I am currently a part-time instructor of fashion design and illustration at Cuesta College in San Luis Obispo. For the last nine years, I have been helping the other excellent teachers put together a well-rounded program of Fashion Design and Merchandising.
We have enabled many students obtain jobs and to transfer into excellent schools, where they can earn advanced degrees in their fields. Some of our past design students are working in fashion at Puma, Hot Chilly’s, and even designing costumes at Disneyland. Others have developed their fashion portfolios and were admitted to four-year universities such as the Fashion Institute of Technology in New York City, Rhode Island School of Design, U.C. Davis, and San Francisco State University.
Other students are starting their own collections locally, and selling through trunk shows and on the internet. They include Francisco Castro, Melanie Renee and Kristina Michelle.
Through the past two difficult years with budget cutting, these students have held their heads high and have taken as many fashion classes as they could to develop their skills. Many have taken part in the yearly Fashion Symposium held in Los Angeles at the California Market Center. They have entered design and merchandising contests and have won many cash and fashion-related prizes. Cuesta never comes away empty-handed.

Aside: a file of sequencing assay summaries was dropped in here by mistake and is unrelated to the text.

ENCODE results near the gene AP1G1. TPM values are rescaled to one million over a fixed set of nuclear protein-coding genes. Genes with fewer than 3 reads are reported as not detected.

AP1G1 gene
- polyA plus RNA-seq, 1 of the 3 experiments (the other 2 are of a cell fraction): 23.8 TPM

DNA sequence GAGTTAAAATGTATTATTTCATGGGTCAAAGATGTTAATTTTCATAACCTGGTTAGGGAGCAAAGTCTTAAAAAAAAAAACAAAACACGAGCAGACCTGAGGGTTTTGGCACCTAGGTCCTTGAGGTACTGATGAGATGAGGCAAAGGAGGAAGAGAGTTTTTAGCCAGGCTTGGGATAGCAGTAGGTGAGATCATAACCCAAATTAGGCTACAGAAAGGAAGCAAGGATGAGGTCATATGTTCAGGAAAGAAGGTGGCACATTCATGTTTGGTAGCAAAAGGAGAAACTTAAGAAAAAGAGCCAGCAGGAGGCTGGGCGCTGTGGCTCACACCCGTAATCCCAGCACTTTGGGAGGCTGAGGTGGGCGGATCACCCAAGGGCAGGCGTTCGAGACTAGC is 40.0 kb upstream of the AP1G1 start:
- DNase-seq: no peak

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To say that this excellent department is in danger is an understatement. We have already been warned that we are on a list of programs to be cut at Cuesta. What will happen to the students who need to complete this program in order to transfer or to obtain a good job?
Even though we live in a small town, our instructors are experts in their fields. All have worked in the industry for many years before teaching at Cuesta. Right now, the program includes fashion design, pattern drafting, color theory, buying, clothing construction, and visual merchandising. Also offered is history of fashion, introduction to fashion, and fashion illustration. Cutting this division will leave a huge hole in the offerings at Cuesta College.
Thanks again to our wonderful students. We go to work for them because we love the program and believe in our students; we want to support their dreams.
If you would like to express your support of our Fashion students and the continuance of the Fashion Design and Merchandising division, please write John A. Cascamo, Dean of Workforce and Economic Development at Cuesta College in San Luis Obispo, P.O. Box 8106, 93403-8106. The campus phone number is 546-3100.
Rhonda McBride is fashion design and merchandising instructor at Cuesta College.